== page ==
The Jolly Colliers is located on Thornborough Road and was once a relatively isolated building until this area was redeveloped with the coming of the new 'Stephenson Way' bypass. It is now somewhat overshadowed by the presence of a KFC outlet and the new Stephenson College.

The Leicester Inn, located opposite the town's municipal building on London Road was formerly known as The Leicester Hotel, until this was changed some years ago.

The Litten Tree was a relatively short-lived venture that occupied a former retail premises in Marlborough Square. Prior to its conversion into a public house, the building was occupied by the "Teddy Edwards" clothing store. The premises is now unoccupied.

The Margaret Street Working Men's Club - as the name suggests - formerly traded in Margaret Street, in the town centre. Following its closure as a licensed premises, the building was taken over by the New Life evangelical church, which is a thriving concern, as evidenced by the presence of its website.

The Marlborough Club in Marlborough Square was formerly known as The Coalville Liberal Club.

The Miner's Welfare Club on Owen Street was a huge concern for many years. This impressive building was destroyed by an arson attack during the 1980s. A miniature steam railway was once located to the rear of the premises, which has since been re-established in the grounds of the Hermitage Leisure Centre.

The Monkey Walk in Marlborough Square is a Wetherspoons franchise, formerly occupied by Lloyds Bank, until this was relocated in more modern premises in the 1990s, just a short distance away on Belvoir Road. The Monkey Walk derives its name from the fact that functions were once held in nearby dance halls, organized by a much-loved Roman Catholic priest and local political activist - 'Father Deagan', who championed the cause of the local mining community. During these events, it is said that this celebrated local character would bring along some of his pet monkeys and display them in cages.

Potter's Snooker Club was situated centrally, in Owen Street. The club was opened in the late twentieth century and has since closed.

The Queen's Head at the top of Spring Lane, on the corner of Thornborough Road closed many years ago. It is included among the list of Whitwick public houses at the Whitwick Wikipedia page, though in fact, historically, would have stood in the parish of Swannington.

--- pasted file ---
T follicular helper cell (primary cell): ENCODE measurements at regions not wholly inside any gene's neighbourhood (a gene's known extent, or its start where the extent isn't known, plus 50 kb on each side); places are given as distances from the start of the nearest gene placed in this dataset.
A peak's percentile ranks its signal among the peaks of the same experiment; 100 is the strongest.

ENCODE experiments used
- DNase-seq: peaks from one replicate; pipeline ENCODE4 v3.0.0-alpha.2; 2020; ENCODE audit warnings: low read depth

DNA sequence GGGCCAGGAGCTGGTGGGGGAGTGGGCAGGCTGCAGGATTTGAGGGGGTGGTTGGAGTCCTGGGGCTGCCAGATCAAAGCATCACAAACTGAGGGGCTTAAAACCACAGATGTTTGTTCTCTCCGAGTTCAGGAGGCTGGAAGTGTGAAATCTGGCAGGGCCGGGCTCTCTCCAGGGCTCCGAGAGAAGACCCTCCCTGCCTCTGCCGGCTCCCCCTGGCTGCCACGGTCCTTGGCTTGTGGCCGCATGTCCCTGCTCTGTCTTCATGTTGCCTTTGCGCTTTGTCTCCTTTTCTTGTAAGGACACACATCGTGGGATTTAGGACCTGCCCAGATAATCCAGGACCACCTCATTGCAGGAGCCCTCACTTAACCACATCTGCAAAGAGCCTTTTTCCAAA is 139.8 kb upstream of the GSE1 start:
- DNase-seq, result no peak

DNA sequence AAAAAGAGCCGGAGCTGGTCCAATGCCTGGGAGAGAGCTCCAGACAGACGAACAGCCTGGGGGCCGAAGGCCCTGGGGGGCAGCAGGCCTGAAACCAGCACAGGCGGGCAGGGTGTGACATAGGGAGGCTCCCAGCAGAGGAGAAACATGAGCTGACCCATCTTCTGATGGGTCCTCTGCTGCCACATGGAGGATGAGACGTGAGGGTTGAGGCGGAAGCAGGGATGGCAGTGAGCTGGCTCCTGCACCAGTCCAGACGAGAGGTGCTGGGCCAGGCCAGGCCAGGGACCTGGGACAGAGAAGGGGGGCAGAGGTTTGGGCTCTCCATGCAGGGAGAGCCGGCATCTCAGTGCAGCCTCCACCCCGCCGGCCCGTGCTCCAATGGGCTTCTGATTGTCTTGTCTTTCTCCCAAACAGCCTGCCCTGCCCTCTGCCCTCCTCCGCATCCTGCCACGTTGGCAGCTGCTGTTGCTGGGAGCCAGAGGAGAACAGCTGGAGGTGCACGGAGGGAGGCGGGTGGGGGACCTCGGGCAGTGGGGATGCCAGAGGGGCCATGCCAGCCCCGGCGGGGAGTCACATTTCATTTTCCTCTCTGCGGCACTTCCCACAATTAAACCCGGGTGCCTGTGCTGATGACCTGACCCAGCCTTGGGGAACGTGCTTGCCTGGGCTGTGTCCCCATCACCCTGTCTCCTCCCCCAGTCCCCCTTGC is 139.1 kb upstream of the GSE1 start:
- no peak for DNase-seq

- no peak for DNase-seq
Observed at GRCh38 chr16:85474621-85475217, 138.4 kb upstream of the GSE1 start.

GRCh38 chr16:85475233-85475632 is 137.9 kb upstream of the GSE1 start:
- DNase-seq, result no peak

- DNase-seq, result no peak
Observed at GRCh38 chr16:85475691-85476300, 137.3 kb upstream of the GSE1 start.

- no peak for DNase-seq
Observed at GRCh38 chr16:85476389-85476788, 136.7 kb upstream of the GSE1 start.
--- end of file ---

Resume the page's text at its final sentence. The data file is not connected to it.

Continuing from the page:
The Railway Hotel on Hotel Street closed its doors in the 1990s and has since been used as a Montessori nursery. A Grade II listed building, this also originally served as the ticket office for the newly opened Leicester and Swannington Railway. In 1846, the landlord was recorded as one Samuel Clifford.[19]

The Red House, near Memorial Square, is the oldest public house in the town and is of an eighteenth century origin, thereby pre-dating the modern town of Coalville. For some years toward the end of the twentieth century, this pub was known as The Steampacket, before reverting to its original name. In 1846, the landlord appears as one Joseph Burton.[20]

Dennis Baker - in his book, "Coalville: The First Seventy-Five Years"[21] asserts that this building appears to have had rather a 'bloody history'. In 1799, for example, it is recorded that the landlord, William Wisdom, was shot in the chest whilst answering a knock at the door during the early hours; this resulted in the hanging of a sweep from nearby Thringstone, though several years afterward, a man sentenced to death for horse-stealing at Copt Oak subsequently confessed to having committed the shooting. Baker also writes that the Red House was once referred to locally as 'The Cradle and Coffin' - apparently based upon an unsubstantiated legend that a former landlord had murdered his wife and child and buried them both in the yard at the rear of the pub, following his discovery of his wife's infidelity.[22] During the twentieth century, it is known that two landlords of the Red House committed suicide at the premises; the latter such tragedy occurred in particularly violent circumstances, when the landlord took his own life by shooting himself in the cellar in the 1980s.[23]

The Saint Wilfred's Social Club was a large premises of wooden construction that formerly stood on the London Road, opposite Saint Wilfred's Roman Catholic Church. Used as a social outlet for many years by members of the Saint Wilfred's congregation, this closed in recent years and is now demolished.

The Snibstone New Inn, near Memorial Square (known locally as 'The Snibby') dates from the earlier part of the nineteenth century. Curiously, the spelling "Snibstone" - as used in the name of this inn - has always appeared to deviate from the traditional spelling of "Snibston" - the parish in which it used to stand, prior to the amalgamation of this parish into the new civil parish of Coalville. In William White's Directory of 1846, the pub is listed as 'The New Inn', in the Coalville part of Whitwick, with the name of the landlord given as Thomas Coldwell.[24] In Francis White's Directory of 1857, it is listed under Packington, which contained the chapelry of Snibston, and the landlady is named as Margaret Coldwell, presumably widow of Thomas.[25]

The Stamford and Warrington, standing close to the railway crossing on High Street, is a small traditional public house that has remained largely unaltered internally over the past fifty years. This public house derives its name from the fact that the Earl of Stamford and Warrington was once 'lord paramount' of the manors of Hugglescote and Donington, the pub being located in Hugglescote parish, prior to the creation of Coalville Civil Parish toward the end of the nineteenth century.[26]